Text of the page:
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Good practices

How to prevent authorship disputes

Cardiologist Mike Lauer, deputy director of the National Institutes of Health (NIH), the biggest biomedical research funding agency in the USA, published a set of recommendations on the institution’s website for preventing a highly common source of conflict in laboratories and universities: disputes over the authorship of scientific articles. These disagreements generally stem from one of a few common issues. Lauer highlighted that junior researchers not included as authors often feel like their contribution was important and deserved to be recognized—or they feel aggrieved at the inclusion of scientists who contributed little to the work.

The order of signatures is another source of dissatisfaction. The first and last authors are usually those who came up with the idea for the study, produced the data, and wrote the manuscript, but the other positions on the list often provoke competition and demand for recognition. Sometimes, researchers listed as authors ask for their names to be removed after the paper has been published, even though they actively participated in the study, because they do not agree with the conclusions or were not consulted about the content. “Sometimes disagreements cannot be avoided,” the deputy director wrote. “They can be handled thoughtfully and appropriately. When they are not, they may lead to serious consequences for the people and research involved.”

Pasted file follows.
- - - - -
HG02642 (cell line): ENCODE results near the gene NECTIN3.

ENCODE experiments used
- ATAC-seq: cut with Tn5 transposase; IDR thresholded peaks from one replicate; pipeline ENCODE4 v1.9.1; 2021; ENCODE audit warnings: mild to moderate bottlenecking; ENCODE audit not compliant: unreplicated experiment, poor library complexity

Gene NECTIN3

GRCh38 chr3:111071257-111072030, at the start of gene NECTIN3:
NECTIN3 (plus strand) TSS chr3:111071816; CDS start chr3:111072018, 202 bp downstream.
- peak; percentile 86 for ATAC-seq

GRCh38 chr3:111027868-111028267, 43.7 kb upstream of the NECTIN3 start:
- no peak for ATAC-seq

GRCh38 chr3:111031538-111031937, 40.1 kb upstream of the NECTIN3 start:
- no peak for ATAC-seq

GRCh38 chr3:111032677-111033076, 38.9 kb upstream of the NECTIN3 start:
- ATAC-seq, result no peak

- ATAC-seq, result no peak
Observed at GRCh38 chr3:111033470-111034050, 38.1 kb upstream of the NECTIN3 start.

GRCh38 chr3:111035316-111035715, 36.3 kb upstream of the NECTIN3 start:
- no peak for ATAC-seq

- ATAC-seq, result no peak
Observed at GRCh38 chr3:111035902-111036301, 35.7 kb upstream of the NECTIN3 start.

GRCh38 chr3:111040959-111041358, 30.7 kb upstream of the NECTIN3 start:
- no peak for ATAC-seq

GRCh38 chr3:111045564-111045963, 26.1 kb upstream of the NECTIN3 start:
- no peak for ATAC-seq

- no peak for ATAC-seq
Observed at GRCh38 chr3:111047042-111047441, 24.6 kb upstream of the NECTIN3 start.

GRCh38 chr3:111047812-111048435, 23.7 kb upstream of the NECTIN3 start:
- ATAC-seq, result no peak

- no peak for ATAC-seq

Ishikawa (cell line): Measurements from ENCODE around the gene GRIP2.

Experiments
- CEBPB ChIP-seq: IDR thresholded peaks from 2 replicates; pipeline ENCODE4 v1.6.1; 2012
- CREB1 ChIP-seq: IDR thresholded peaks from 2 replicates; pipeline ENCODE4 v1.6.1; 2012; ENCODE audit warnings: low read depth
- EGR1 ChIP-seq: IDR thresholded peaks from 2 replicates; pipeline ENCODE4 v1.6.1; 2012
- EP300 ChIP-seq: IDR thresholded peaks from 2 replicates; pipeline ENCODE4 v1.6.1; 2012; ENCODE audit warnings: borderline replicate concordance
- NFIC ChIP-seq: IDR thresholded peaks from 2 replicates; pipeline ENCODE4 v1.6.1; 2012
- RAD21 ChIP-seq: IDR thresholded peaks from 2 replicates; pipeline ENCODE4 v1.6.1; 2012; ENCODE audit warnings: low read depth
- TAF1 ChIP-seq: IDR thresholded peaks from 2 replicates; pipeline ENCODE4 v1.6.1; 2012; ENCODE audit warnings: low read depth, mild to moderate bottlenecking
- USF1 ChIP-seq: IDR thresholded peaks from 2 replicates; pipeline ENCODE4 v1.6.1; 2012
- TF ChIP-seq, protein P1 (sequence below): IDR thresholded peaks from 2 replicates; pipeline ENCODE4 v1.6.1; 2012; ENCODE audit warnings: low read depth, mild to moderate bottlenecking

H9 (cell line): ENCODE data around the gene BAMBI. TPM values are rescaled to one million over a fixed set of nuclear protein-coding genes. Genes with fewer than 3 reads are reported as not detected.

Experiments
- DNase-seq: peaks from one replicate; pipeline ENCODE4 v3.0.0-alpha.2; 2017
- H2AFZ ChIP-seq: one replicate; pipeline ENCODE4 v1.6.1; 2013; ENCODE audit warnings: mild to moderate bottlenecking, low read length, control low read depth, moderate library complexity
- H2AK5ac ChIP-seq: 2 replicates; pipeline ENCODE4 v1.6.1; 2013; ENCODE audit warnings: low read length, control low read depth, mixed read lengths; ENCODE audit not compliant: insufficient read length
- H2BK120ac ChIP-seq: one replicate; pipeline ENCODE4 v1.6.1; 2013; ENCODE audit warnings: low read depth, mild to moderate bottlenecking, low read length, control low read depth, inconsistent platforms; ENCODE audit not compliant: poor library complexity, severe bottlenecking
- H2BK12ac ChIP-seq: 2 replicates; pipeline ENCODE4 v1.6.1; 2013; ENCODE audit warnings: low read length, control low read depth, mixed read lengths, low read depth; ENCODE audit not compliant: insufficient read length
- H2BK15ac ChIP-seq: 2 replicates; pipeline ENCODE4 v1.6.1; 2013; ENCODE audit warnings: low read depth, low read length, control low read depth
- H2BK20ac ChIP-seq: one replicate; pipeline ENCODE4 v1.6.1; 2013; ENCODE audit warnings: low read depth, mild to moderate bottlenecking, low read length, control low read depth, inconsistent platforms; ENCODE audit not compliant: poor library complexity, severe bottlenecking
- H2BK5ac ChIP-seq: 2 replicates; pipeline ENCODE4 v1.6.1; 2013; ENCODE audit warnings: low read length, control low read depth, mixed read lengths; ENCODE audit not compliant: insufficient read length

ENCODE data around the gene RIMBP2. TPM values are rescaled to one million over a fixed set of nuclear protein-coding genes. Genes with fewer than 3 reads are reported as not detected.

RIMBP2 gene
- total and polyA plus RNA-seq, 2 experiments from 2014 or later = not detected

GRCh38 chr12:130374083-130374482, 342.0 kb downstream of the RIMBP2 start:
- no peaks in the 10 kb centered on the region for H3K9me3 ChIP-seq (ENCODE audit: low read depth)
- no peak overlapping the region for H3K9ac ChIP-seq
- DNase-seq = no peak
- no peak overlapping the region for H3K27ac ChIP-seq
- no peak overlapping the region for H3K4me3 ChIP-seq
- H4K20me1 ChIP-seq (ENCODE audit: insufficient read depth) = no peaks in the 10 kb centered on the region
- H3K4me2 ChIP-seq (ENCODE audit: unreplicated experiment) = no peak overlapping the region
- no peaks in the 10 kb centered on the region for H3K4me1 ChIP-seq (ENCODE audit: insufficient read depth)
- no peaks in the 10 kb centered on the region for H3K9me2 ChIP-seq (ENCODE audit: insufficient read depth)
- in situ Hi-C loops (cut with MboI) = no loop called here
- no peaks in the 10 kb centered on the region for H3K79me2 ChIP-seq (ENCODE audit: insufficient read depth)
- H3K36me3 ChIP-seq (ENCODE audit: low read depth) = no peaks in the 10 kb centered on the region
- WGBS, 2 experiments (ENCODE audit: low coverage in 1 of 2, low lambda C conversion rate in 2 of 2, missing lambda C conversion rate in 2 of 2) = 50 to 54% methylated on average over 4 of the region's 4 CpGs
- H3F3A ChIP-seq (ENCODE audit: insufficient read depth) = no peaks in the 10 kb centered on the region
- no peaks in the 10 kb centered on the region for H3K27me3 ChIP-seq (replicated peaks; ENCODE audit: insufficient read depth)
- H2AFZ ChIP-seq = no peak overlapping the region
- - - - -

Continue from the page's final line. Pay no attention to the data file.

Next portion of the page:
Lauer’s recommendations include the proposal that every laboratory, department, or research group should have its own publication committee in charge of defining and negotiating authorship rules in advance. “These committees could also address issues that come up due to changing circumstances once a project is under way. When one of the project members drops out, for example,” he said. Another suggestion is to create a manual for authorship policies and procedures. “These policies could be revisited over time as personnel and circumstances change,” he said. A third recommendation is to ensure that all scientists involved confirm that they agree with what is being published—and with the list of authors. “A manuscript should only be submitted if everybody agrees. Institutions could set up policies and procedures to assure that all researchers understand and abide by this requirement.”